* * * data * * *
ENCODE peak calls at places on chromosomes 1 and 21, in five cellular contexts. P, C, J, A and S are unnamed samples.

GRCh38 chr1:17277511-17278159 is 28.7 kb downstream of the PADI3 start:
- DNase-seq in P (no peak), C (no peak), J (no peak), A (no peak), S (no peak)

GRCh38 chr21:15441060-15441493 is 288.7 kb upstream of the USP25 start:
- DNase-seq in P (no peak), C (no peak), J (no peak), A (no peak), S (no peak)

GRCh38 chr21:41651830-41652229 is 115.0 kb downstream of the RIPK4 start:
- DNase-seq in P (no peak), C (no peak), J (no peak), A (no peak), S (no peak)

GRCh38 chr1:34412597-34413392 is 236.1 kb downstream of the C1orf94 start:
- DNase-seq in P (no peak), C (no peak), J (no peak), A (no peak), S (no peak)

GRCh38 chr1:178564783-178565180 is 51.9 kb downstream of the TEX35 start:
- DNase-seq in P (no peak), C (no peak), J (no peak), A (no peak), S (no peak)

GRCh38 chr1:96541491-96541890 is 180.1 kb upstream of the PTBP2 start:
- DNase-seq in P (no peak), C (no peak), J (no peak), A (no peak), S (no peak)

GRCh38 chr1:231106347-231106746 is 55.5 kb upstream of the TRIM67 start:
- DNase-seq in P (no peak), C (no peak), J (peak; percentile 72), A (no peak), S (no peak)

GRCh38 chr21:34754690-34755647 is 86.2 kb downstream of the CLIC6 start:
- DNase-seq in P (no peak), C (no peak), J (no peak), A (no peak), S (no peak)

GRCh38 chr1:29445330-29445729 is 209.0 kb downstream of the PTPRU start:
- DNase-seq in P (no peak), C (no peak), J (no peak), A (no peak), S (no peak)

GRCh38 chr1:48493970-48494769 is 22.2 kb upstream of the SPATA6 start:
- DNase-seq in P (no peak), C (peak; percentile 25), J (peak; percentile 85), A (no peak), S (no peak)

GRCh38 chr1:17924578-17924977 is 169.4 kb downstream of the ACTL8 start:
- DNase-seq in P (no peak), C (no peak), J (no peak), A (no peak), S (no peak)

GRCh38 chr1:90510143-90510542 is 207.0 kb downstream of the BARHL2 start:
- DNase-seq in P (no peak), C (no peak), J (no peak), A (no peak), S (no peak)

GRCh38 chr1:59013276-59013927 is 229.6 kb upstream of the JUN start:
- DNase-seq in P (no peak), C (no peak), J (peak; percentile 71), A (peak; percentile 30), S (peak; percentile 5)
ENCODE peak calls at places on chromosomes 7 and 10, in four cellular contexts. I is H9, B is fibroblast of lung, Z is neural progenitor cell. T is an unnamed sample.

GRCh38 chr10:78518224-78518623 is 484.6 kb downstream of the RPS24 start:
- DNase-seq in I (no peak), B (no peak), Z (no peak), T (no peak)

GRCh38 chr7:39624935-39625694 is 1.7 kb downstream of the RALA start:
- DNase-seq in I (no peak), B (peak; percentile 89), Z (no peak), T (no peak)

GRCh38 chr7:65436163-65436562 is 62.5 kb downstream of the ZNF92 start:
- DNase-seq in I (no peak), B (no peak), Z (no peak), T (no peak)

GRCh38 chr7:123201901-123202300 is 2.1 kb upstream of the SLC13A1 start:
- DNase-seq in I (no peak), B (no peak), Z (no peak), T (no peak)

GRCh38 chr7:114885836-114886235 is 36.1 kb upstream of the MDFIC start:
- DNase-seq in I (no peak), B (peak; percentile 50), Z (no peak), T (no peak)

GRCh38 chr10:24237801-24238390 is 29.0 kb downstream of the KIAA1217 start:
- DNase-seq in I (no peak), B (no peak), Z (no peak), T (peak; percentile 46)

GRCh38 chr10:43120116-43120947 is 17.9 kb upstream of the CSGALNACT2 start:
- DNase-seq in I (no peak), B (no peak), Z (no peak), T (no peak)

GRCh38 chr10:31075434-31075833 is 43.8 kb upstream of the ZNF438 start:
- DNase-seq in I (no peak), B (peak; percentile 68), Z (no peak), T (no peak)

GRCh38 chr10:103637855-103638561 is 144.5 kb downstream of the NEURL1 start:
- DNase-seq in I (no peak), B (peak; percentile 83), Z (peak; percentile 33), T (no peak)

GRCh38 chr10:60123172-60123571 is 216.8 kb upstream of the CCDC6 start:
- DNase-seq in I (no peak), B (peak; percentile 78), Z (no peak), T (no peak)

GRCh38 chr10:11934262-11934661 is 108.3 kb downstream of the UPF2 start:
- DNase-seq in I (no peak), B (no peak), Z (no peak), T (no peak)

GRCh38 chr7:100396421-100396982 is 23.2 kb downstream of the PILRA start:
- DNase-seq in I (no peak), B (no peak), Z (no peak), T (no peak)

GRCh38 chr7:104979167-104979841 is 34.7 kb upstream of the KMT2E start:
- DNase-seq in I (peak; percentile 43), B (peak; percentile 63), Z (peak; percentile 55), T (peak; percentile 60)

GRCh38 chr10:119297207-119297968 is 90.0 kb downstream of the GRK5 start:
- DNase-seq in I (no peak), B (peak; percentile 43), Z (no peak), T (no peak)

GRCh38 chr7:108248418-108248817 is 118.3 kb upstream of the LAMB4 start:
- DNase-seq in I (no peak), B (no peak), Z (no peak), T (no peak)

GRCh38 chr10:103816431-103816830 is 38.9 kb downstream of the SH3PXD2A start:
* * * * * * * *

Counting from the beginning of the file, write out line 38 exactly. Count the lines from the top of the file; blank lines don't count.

- DNase-seq in I (no peak), B (peak; percentile 50), Z (no peak), T (no peak)